The latest version of Apple’s mobile operating system, iOS 9, was released yesterday and it introduces a whole host of new updates to the party.
While there was nothing radical in terms of design (that all came in iOS 7), many of the updates focus on specific apps, tweaking the experience to make them more usable or look cleaner. There is a new font, called San Francisco, a smarter Siri, the ability to block ads, and a new app switcher, to name a few.
As the update is a big one, some of the new features got lost in all of the excitement surrounding the release. Here’s a comprehensive run-down of 13 new features you probably didn’t know about.
iOS 9 makes finding obscure settings much easier by including a universal search function. Instead of having to dive into panes and panes of settings, you can simply search for what you're looking for -- e.g. 'wallpaper' or 'data' -- and a list of relevant options appears.
Switching between apps was a pain in iOS 8, but Apple has listened and the update makes it much easier.
If you receive a notification in an app and click through, a small button appears in the top left (replacing the network status) that, if pressed, takes you straight back to the previous app.
The feature is built by Apple to be universal, meaning individual developers don't have to implement it.
Knowing exactly what is draining your iPhone's battery has long eluded iOS users, something the update looks to change by introducing a more comprehensive battery pane in Settings.
As well as adding a new 'Low Power Mode' (which, according to Tim Cook, 'uses levers you've never even heard of' to reduce battery usage), the iPhone now offers a breakdown of what is using battery, and how much time it spends on and off the screen.
To access the new battery information, head to Settings > Battery.
One area where the iPad's larger screen isn't used effectively is the home screen. Since the introduction of the iPad in 2010, the iOS homescreen has been broadly the same on both Apple devices, wasting valuable space.
Apple is moving to correct this with iOS, increasing the size of app folders on the iPad from three across to four.
Do you ever need to urgently find a selfie? Well, Apple is listening.
The Photos app on the iPhone (and iPad) now comes with a dedicated 'Selfies' folder that contains, as the name suggests, selfies.
Unfortunately, the iPhone doesn't work out what is and isn't a selfie and instead just puts all front camera photos into the folder but it's cool that all of your best portraits now have a dedicated home.
One criticism of Apple's keyboard in iOS 7 and 8 was that it could be hard to tell if caps lock was enabled.
iOS 9 fixes this by making a clear distinction between the lower case and upper case keyboard as well as illuminating the shift button.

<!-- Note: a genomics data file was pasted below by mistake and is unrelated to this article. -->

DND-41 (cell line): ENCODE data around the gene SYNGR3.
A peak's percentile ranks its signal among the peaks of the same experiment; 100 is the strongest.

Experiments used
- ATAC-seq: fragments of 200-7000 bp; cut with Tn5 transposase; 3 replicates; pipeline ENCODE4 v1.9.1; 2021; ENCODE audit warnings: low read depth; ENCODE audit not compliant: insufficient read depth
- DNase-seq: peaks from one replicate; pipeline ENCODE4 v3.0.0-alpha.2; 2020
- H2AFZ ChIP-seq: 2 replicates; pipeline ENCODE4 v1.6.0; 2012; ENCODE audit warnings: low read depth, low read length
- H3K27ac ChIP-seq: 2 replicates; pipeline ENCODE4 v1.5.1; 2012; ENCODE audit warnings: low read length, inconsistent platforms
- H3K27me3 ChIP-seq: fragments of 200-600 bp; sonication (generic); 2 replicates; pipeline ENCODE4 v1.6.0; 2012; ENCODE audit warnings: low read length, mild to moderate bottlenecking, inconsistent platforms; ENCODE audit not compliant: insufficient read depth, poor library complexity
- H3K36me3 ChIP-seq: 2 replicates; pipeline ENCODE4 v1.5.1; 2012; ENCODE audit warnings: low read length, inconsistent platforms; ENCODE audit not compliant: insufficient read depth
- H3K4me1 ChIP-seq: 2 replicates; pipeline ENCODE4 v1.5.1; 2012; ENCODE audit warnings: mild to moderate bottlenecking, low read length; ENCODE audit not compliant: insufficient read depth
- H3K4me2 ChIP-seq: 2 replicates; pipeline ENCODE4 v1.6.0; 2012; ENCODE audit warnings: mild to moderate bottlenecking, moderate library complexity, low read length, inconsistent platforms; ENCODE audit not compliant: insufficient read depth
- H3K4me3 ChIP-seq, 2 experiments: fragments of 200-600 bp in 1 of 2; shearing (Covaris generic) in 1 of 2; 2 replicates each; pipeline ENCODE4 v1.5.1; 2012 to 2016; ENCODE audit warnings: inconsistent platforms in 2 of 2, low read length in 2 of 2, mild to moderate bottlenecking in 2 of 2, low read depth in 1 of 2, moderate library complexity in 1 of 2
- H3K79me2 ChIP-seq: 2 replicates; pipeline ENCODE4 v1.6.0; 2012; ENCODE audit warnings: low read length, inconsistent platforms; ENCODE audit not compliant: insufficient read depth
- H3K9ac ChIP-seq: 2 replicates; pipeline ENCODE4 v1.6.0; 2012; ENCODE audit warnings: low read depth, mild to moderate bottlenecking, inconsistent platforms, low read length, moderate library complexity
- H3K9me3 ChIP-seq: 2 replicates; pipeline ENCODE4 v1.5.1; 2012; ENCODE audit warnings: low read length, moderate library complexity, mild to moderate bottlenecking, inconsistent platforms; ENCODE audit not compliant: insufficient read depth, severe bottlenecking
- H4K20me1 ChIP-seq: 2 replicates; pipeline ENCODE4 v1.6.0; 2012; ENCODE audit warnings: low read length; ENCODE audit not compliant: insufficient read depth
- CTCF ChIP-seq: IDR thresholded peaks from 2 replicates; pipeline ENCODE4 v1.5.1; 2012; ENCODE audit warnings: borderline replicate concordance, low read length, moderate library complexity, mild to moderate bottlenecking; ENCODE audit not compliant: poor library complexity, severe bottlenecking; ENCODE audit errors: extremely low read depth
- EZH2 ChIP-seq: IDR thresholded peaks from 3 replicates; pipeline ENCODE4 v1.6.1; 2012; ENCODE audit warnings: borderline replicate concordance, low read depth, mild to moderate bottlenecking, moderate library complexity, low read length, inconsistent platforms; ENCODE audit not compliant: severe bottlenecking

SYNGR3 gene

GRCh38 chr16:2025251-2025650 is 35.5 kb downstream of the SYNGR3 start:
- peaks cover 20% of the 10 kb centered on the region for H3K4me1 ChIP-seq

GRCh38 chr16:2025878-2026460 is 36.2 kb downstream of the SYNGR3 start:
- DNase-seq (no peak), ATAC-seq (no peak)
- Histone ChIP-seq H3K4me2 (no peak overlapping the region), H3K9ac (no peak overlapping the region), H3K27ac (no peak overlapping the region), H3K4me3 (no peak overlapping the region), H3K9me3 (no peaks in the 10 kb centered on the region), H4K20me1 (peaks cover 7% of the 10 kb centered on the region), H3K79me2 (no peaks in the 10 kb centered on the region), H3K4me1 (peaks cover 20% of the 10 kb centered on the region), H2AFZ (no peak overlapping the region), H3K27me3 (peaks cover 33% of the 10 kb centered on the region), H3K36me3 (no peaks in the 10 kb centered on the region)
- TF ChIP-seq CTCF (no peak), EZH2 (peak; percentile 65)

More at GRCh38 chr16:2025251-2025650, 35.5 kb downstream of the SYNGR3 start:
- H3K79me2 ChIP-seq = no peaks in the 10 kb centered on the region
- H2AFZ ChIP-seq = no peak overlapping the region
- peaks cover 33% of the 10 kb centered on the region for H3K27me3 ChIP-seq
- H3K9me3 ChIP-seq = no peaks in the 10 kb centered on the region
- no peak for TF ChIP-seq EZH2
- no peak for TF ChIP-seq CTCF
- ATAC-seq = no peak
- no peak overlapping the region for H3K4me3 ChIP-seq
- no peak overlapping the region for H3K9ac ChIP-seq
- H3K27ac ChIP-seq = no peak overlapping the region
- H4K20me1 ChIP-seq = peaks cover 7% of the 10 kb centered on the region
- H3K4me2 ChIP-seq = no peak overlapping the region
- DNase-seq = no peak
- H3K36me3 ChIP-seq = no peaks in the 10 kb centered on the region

For those who have multiple Apple devices and create work on each, iCloud Drive is a blessing -- and, prior to iOS 9, a curse.
Just like Dropbox or Google Drive, iCloud Drive syncs documents between devices. But on iOS 8 there was no central place to search for files. Apple has now built out a dedicated home screen app for iCloud Drive (which can be removed via the Settings app) making it far easier to search for documents on the iPhone.
There were complaints when the Health app came out in iOS 7 that Apple had neglected reproductive data -- and the concern was founded.
iOS 9 introduces the ability to track reproductive data right from the iPhone, including menstruation, sexual activity and spotting. All of this now sits alongside how many steps you've done today.
To access the new health features, open the Health app, click Health Data in the bottom bar and select 'Reproductive Health.'
The Notes app has received a large update from iOS 8, putting it on par with Microsoft's OneNote and Evernote for casual notes.
A new 'ruler' function means that drawing straight lines is easy and there are now various other pens -- including a highlighter -- that make annotation easy.
Introduced way-back-when, the ability to shake your phone and undo accidental typing was a novel concept, but one that quickly got old after the pop-up appeared at the slightest quiver.
With iOS 9, Apple now provides the option to switch off 'shake to undo' in Settings. Go to Settings > Accessibility > Shake to Undo and switch the toggle off.
Apple's Safari has long contained Reader, a feature that strips out all of the content beyond the most important parts -- headline and body text -- to help users focus on the reading.
Unfortunately, Reader has always been a bit rigid in what it looked like. In iOS 9, Apple has decided to spice the feature up by adding the option of new background colours, and a myriad of new fonts.
To access Reader, go to a text-heavy page in Safari, tap the top left button comprised of four horizontal lines and click on the 'AA' to change the font, background and text size.
In iOS 8, Quick Replies were limited to the Messages app and not much else. In iOS 9, Apple is opening up the feature to third-party developers, enabling quick and seamless interaction with notifications.
The feature has just debuted, and so developer support is light -- one of the only apps that supports Quick Replies currently is Twitter -- but expected more in the future.
Apple has been adding 'widgets' to the Notification Centre slowly but surely and one of the latest additions is Find My Friends, the app that keeps track of all your iPhone-touting friends.
Accessed from the Today screen, the Find My Friends widget can tell you where your friends are without having to open the app.
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